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Down the memory lane: Remembering Anil Kumble's perfect ten at the Kotla

When Kumble was on a hat-trick twice, Srinath bowled a wayward over, and Tendulkar got superstitious- February 7, 1999.

Anil Kumble
On this day, Anil Kumble became the second player in the history of Test cricket to take all 10 wickets in an innings.

Before February 7th, 1999 not many Indians would have heard about Jim Laker. But a certain turn of events on that foggy day in India’s capital New Delhi, meant that Laker was now a household name and a new phrase- perfect 10- was a part of the vocabulary of an Indian cricket fan. 

The protagonist of this event was none other India’s long time match-winner Anil Kumble. It could not have been a better setting, as the venue was his favourite ground- the Ferozshah Kotla- and the opponents were the arch-rivals, Pakistan. He ended up taking all the ten Pakistani wickets in the fourth innings of the match and thereby helping India win the match by a massive margin of 212 runs. 

Kumble’s figures of 10-74 in 26.3 overs and in the process he became the second bowler after England’s Jim Laker to take all ten wickets in an innings. Jim Laker had taken 10-53 against Australia way back in 1956.

It took 43 years and 1015 tests for someone to emulate Laker’s feat. Not surprisingly there hasn’t been another “perfect 10” even after 17 years of Kumble’s magical show at the Kotla. 

From 101/0 to 128/6

Coming back to that historical spell, Pakistan were cruising at 101 for no loss in pursuit of their target of 420 runs when the Kumble show began. In the 25th over of the innings, Kumble had Shahid Afridi caught behind, and on the very next ball, he trapped Ijaz Ahmed leg-before. Inzamam-ul-Haq averted the hat-trick, but the slide for the Pakistanis had begun.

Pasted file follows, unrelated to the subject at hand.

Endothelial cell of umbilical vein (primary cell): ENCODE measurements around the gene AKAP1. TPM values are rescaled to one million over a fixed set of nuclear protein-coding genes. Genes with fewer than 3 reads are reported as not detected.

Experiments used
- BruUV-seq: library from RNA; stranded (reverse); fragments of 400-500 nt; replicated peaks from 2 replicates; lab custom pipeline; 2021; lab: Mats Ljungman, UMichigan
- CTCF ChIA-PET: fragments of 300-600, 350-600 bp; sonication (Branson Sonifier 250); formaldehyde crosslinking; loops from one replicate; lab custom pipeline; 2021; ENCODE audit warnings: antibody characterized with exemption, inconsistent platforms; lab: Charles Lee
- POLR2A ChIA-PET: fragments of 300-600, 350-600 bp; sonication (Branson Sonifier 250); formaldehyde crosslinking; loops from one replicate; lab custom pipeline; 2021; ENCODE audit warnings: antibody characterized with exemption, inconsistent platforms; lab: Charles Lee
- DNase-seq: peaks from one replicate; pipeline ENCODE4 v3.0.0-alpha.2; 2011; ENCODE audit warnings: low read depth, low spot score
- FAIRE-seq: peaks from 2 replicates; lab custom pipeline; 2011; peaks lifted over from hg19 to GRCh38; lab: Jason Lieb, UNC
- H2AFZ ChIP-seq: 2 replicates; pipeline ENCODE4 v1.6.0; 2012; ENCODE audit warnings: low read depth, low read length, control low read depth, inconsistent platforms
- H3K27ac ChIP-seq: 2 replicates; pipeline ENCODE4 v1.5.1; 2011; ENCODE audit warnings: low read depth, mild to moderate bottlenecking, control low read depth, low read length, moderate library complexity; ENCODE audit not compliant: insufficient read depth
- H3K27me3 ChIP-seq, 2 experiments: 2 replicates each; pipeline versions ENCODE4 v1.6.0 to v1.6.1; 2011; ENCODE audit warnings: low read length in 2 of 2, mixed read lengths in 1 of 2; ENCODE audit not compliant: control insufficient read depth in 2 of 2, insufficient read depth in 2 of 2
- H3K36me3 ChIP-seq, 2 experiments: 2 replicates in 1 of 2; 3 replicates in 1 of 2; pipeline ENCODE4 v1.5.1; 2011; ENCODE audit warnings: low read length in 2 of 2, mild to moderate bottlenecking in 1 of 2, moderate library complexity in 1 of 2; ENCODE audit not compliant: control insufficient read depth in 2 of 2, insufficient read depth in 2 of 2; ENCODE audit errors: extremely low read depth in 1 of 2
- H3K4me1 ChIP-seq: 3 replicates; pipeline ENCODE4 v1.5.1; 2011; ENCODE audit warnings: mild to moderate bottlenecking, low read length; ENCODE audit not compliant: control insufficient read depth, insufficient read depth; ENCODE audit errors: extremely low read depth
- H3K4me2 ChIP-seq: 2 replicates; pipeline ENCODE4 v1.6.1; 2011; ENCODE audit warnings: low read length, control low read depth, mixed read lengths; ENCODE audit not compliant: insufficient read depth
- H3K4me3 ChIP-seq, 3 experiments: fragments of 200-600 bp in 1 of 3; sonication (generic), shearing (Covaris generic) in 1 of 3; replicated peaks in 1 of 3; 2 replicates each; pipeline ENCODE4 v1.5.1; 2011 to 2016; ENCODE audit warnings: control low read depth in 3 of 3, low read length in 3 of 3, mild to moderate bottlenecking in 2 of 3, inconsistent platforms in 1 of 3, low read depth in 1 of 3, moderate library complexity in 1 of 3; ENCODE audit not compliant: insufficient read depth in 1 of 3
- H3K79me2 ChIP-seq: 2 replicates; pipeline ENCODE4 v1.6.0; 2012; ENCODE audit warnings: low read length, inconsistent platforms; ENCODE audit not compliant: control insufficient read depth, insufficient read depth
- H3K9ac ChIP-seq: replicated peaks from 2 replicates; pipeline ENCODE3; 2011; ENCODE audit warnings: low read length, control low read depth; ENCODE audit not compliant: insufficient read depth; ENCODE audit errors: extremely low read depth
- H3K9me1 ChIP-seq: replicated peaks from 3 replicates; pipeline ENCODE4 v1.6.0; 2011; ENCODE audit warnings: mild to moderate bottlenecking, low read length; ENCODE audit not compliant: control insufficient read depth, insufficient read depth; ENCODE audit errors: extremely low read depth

Within an hour, Pakistan had slipped to 128 for six wickets from 101 for no loss, with Kumble taking all the six wickets. As per Kumble, this was when he had realistically started thinking about the perfect 10. 

But he had to wait as veteran batsman Saleem Malik and all-rounder Wasim Akram tried to put together a fight. The duo batted for around 15 overs before Kumble came back for the knock-out punch. He clean bowled Malik, and with that wicket, Pakistan lost all the hopes of a draw.

Srinath’s wayward over 

Kumble then accounted for the Pakistani spinners Mushtaq Ahmed & Saqlain Mushtaq of successive deliveries and was on a hat-trick for the second time in the match. With the over coming to an end, Indian skipper Mohammad Azharuddin famously asked Javagal Srinath to bowl a wayward line in a bid to help Kumble get the perfect 10. 

Srinath obliged, and an over later, history was created at the Kotla. Kumble did not take the hat-trick, but nevertheless, on the third ball of the over, he had Wasim Akram caught at short leg. With that wicket, India won the Kotla test and Kumble got his name registered in the history books of Test match cricket.

He was adjudged as the man of the match, and in the post-match presentation, he said, “I would like to take this wicket with me wherever I go.”

When Kumble and Tendulkar became superstitious 

There was also an interesting bit of superstition that Kumble followed in that innings. When the Pakistani openers were going all guns blazing, Sachin Tendulkar got a bit superstitious and decided to hand over Kumble’s sweater and cap to the umpire himself, instead of Kumble doing it as a normal procedure.

As luck would have had it, Kumble got two wickets in that over and thus Tendulkar continued this little tradition till Kumble got all the ten wickets. 

Well, this trick may not have worked always after that innings, nor was Kumble able to carry this wicket everywhere he went. But it certainly was a day which the cricket fans of the 1990s will never forget. Also, whenever there is a discussion about the greatest bowling spells in Test matches, Anil Kumble’s 10-74 will find a definite mention. 

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